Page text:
Back to 1978, Merle Oberon arrives in Hobart for her shindig. Things have been going on at the council however – after the Lord Mayor had invited, and Merle accepted someone decided to go do a little research. Sure, Merle Oberon claimed to have come from Hobart, and sure over the years people popped up to claim they remembered the time in school when Merle did this or that, and how they knew she was destined to be a star and so forth – but people lie, and sometimes memories are nowhere near as sharp as we like to believe. It soon became apparent to the researcher in the council’s employ that Merle’s origin story was bullshit. There was no aristocratic father killed out hunting. There was no fire which destroyed a bunch of birth records. No documentation full stop. The problem the council faced however was they discovered this a little too late. The advertising was out, Merle Oberon’s arrival was imminent. The decision was made to just keep quiet, have the shindig, let her go on her way. The problem was, when she did show up she was clearly under huge pressure. At the ceremony she broke down during her acceptance speech and fled the room.

During the rest of her stay she remained hidden in her hotel room, refusing to speak with reporters – allegedly, well actually almost certainly correctly claiming she was very unwell. Friends and family have claimed the stress from the Hobart incident did send her health into a downward spiral, from which she never recovered. She died November 23rd 1979, after having a stroke.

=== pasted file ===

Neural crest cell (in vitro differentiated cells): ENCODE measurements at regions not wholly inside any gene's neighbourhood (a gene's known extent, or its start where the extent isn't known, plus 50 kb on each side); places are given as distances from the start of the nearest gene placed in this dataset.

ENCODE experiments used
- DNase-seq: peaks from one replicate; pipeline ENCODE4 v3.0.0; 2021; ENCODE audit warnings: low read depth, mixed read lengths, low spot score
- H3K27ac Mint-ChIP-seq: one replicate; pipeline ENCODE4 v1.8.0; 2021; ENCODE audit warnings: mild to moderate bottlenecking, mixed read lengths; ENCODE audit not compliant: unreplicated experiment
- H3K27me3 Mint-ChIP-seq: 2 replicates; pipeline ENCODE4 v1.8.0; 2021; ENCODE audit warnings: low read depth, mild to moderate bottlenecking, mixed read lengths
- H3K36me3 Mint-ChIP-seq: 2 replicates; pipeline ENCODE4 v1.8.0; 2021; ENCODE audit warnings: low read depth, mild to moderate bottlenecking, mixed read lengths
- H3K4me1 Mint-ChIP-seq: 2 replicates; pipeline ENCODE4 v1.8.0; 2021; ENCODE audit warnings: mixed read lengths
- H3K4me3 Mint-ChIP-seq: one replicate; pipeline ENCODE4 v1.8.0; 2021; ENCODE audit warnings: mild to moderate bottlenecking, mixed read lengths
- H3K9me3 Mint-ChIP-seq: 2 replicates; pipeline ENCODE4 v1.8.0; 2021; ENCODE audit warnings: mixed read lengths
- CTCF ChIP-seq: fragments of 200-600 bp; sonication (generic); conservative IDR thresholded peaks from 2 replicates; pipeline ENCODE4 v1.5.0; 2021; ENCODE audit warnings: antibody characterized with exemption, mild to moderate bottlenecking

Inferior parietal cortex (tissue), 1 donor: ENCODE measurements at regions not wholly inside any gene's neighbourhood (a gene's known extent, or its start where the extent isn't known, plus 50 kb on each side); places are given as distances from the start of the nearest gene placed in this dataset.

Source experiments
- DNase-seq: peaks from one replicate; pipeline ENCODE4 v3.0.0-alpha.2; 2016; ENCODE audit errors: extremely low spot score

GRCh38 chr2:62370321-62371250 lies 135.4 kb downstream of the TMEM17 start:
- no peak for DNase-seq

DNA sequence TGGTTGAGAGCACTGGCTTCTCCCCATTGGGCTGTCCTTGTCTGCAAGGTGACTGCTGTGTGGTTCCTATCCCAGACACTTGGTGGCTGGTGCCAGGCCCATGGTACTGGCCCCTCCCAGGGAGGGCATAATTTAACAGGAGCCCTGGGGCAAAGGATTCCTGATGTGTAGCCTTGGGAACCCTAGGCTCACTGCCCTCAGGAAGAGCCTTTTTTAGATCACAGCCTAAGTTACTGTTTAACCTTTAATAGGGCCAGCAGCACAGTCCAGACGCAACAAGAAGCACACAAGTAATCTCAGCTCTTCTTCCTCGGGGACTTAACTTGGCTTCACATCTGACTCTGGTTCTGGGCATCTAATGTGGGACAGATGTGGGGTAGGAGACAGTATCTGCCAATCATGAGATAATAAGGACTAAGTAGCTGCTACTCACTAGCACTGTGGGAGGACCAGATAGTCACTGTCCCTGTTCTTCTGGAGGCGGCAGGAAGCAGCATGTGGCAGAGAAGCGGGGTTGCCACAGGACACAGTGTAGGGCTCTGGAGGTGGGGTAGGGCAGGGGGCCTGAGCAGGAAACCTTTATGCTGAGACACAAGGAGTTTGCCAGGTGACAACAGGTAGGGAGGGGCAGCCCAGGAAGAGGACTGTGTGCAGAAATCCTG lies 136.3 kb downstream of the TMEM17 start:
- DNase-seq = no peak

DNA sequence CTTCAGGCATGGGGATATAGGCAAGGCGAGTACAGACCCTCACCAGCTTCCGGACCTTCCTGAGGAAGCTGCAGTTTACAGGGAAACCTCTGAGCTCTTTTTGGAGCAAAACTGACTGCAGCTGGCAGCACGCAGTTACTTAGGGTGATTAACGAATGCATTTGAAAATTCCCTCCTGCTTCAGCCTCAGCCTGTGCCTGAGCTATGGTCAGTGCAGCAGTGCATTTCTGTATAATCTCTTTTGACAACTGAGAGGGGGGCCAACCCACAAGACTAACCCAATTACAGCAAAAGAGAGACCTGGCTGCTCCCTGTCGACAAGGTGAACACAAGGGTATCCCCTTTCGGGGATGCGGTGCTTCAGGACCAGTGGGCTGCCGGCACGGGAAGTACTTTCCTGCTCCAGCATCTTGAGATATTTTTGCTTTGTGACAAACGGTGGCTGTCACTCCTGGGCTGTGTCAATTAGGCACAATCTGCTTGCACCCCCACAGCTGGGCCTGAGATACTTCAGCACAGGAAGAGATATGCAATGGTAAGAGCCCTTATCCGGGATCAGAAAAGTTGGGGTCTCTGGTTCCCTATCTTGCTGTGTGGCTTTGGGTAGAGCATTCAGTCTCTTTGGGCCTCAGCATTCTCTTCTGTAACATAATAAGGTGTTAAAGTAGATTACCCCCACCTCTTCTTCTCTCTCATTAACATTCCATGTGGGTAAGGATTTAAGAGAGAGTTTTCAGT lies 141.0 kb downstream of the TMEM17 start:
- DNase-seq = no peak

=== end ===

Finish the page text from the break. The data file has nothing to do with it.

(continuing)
So, who was Merle Oberon exactly? What were these twin mysteries which dogged her career and ultimately sent her into a downward spiral. Well, firstly that she was, shock – horror, Anglo-Indian in origin – I know right, in a day and age where the entertainment industry is at least making an effort to cast a little more diverse some of us might shrug that off – I don’t know if Anglo Indian, or Iranian, or Afro-American, or anyone other than white actors would feel that imbalance is anywhere near redressed today- but I think we can all agree Hollywood at the time was very very white. Often when the role required a non white, they cast white actors anyway – Anna May Wong, Lupe Valez and Sabu the Elephant boy were rarities, and very often typecast into one type of role for their short careers. The second part, is genuinely disturbing.